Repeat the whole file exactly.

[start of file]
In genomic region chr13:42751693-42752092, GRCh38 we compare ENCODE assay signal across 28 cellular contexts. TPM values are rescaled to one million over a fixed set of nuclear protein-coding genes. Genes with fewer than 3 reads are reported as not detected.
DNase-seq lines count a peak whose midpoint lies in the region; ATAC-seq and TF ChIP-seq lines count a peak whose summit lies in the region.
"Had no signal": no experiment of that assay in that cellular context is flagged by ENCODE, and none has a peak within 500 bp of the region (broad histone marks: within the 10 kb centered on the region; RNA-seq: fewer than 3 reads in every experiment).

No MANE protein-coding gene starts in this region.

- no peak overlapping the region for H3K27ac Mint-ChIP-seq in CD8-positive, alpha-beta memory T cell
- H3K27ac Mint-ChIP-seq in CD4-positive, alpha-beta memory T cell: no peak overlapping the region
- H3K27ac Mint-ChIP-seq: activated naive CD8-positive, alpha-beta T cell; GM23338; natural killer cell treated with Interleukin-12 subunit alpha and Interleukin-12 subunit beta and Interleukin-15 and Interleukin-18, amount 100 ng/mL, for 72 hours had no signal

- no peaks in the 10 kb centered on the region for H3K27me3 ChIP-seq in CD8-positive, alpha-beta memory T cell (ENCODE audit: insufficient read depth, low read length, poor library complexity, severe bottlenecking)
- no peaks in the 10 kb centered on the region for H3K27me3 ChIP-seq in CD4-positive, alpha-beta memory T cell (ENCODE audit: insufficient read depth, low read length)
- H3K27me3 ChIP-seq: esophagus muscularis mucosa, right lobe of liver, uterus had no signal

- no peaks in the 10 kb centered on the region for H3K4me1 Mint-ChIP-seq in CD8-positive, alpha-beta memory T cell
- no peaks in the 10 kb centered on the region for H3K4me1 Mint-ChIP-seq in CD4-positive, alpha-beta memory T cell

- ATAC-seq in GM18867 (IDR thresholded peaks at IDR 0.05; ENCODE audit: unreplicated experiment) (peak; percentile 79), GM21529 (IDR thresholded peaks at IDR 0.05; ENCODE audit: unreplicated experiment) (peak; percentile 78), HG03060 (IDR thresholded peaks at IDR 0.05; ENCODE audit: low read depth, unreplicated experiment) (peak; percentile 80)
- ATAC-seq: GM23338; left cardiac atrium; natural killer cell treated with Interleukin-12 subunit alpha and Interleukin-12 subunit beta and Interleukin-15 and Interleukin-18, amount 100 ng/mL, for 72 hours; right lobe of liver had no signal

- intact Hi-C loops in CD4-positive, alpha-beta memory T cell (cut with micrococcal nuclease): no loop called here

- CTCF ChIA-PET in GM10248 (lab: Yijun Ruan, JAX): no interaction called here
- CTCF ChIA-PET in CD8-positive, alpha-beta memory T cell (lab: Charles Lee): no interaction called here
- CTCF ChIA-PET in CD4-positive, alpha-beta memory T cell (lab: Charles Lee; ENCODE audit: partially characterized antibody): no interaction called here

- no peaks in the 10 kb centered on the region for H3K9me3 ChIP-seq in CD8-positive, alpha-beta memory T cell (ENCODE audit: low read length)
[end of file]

In genomic region chr13:42751693-42752092, GRCh38 we compare ENCODE assay signal across 28 cellular contexts. TPM values are rescaled to one million over a fixed set of nuclear protein-coding genes. Genes with fewer than 3 reads are reported as not detected.
DNase-seq lines count a peak whose midpoint lies in the region; ATAC-seq and TF ChIP-seq lines count a peak whose summit lies in the region.
"Had no signal": no experiment of that assay in that cellular context is flagged by ENCODE, and none has a peak within 500 bp of the region (broad histone marks: within the 10 kb centered on the region; RNA-seq: fewer than 3 reads in every experiment).

No MANE protein-coding gene starts in this region.

- no peak overlapping the region for H3K27ac Mint-ChIP-seq in CD8-positive, alpha-beta memory T cell
- H3K27ac Mint-ChIP-seq in CD4-positive, alpha-beta memory T cell: no peak overlapping the region
- H3K27ac Mint-ChIP-seq: activated naive CD8-positive, alpha-beta T cell; GM23338; natural killer cell treated with Interleukin-12 subunit alpha and Interleukin-12 subunit beta and Interleukin-15 and Interleukin-18, amount 100 ng/mL, for 72 hours had no signal

- no peaks in the 10 kb centered on the region for H3K27me3 ChIP-seq in CD8-positive, alpha-beta memory T cell (ENCODE audit: insufficient read depth, low read length, poor library complexity, severe bottlenecking)
- no peaks in the 10 kb centered on the region for H3K27me3 ChIP-seq in CD4-positive, alpha-beta memory T cell (ENCODE audit: insufficient read depth, low read length)
- H3K27me3 ChIP-seq: esophagus muscularis mucosa, right lobe of liver, uterus had no signal

- no peaks in the 10 kb centered on the region for H3K4me1 Mint-ChIP-seq in CD8-positive, alpha-beta memory T cell
- no peaks in the 10 kb centered on the region for H3K4me1 Mint-ChIP-seq in CD4-positive, alpha-beta memory T cell

- ATAC-seq in GM18867 (IDR thresholded peaks at IDR 0.05; ENCODE audit: unreplicated experiment) (peak; percentile 79), GM21529 (IDR thresholded peaks at IDR 0.05; ENCODE audit: unreplicated experiment) (peak; percentile 78), HG03060 (IDR thresholded peaks at IDR 0.05; ENCODE audit: low read depth, unreplicated experiment) (peak; percentile 80)
- ATAC-seq: GM23338; left cardiac atrium; natural killer cell treated with Interleukin-12 subunit alpha and Interleukin-12 subunit beta and Interleukin-15 and Interleukin-18, amount 100 ng/mL, for 72 hours; right lobe of liver had no signal

- intact Hi-C loops in CD4-positive, alpha-beta memory T cell (cut with micrococcal nuclease): no loop called here

- CTCF ChIA-PET in GM10248 (lab: Yijun Ruan, JAX): no interaction called here
- CTCF ChIA-PET in CD8-positive, alpha-beta memory T cell (lab: Charles Lee): no interaction called here
- CTCF ChIA-PET in CD4-positive, alpha-beta memory T cell (lab: Charles Lee; ENCODE audit: partially characterized antibody): no interaction called here

- no peaks in the 10 kb centered on the region for H3K9me3 ChIP-seq in CD8-positive, alpha-beta memory T cell (ENCODE audit: low read length)